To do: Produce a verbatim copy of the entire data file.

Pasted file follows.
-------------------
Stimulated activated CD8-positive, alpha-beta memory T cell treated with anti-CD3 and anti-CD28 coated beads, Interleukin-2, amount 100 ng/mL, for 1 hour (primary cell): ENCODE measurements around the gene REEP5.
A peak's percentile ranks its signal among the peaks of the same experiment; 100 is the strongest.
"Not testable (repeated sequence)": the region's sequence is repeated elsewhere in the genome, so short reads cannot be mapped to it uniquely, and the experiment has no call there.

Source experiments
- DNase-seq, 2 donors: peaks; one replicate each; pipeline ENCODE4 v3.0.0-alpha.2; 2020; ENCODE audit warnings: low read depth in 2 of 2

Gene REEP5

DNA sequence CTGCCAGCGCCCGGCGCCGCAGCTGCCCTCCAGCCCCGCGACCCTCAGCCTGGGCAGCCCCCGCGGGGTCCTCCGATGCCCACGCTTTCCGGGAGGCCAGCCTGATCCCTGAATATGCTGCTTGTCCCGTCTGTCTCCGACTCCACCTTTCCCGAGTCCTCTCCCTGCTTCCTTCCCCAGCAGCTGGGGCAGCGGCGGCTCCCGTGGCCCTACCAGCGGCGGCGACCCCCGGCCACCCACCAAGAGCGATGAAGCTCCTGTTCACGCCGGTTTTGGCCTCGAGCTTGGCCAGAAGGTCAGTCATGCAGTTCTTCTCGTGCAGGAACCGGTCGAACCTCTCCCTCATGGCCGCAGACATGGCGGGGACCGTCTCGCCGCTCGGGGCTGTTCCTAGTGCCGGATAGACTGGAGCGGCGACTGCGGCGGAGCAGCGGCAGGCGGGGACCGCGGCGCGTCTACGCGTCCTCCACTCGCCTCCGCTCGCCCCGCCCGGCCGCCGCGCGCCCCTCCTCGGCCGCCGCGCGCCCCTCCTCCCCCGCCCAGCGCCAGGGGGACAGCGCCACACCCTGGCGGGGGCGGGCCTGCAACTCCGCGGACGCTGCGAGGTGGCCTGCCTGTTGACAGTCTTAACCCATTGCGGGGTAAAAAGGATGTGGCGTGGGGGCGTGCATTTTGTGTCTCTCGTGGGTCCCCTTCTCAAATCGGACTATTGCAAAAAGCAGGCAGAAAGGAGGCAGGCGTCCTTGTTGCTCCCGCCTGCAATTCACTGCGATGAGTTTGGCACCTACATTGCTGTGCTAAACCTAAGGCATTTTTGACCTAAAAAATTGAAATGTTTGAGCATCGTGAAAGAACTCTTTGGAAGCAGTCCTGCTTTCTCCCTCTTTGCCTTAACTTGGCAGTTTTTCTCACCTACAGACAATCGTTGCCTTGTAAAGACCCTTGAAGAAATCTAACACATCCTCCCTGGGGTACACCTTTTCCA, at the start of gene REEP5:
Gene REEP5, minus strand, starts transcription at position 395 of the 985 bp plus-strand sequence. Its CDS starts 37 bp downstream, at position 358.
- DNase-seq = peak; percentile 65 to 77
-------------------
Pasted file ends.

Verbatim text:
Stimulated activated CD8-positive, alpha-beta memory T cell treated with anti-CD3 and anti-CD28 coated beads, Interleukin-2, amount 100 ng/mL, for 1 hour (primary cell): ENCODE measurements around the gene REEP5.
A peak's percentile ranks its signal among the peaks of the same experiment; 100 is the strongest.
"Not testable (repeated sequence)": the region's sequence is repeated elsewhere in the genome, so short reads cannot be mapped to it uniquely, and the experiment has no call there.

Source experiments
- DNase-seq, 2 donors: peaks; one replicate each; pipeline ENCODE4 v3.0.0-alpha.2; 2020; ENCODE audit warnings: low read depth in 2 of 2

Gene REEP5

DNA sequence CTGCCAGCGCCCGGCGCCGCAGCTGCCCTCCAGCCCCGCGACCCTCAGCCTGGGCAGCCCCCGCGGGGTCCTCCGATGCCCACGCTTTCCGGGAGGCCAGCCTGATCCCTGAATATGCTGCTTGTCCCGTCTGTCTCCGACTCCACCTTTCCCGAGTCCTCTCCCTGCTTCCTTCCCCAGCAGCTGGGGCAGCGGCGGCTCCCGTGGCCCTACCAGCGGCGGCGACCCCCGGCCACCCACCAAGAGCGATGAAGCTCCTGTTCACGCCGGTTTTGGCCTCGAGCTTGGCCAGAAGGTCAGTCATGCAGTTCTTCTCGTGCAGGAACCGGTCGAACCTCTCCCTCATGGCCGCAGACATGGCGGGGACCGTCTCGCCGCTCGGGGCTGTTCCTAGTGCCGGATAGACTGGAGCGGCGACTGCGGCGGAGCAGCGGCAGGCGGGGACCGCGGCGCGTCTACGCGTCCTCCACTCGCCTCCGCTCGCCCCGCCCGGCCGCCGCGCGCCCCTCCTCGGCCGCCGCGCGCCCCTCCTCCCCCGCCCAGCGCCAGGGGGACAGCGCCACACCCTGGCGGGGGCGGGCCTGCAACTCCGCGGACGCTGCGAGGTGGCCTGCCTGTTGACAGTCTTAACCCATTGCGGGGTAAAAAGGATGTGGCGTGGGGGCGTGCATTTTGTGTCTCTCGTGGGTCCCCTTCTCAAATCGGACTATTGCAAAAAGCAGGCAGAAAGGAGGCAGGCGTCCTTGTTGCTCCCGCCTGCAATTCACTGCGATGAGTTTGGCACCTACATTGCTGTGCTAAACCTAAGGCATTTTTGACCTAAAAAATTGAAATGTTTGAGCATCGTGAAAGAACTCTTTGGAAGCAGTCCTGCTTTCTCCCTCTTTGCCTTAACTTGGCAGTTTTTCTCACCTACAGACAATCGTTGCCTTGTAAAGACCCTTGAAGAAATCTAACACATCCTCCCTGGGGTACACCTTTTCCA, at the start of gene REEP5:
Gene REEP5, minus strand, starts transcription at position 395 of the 985 bp plus-strand sequence. Its CDS starts 37 bp downstream, at position 358.
- DNase-seq = peak; percentile 65 to 77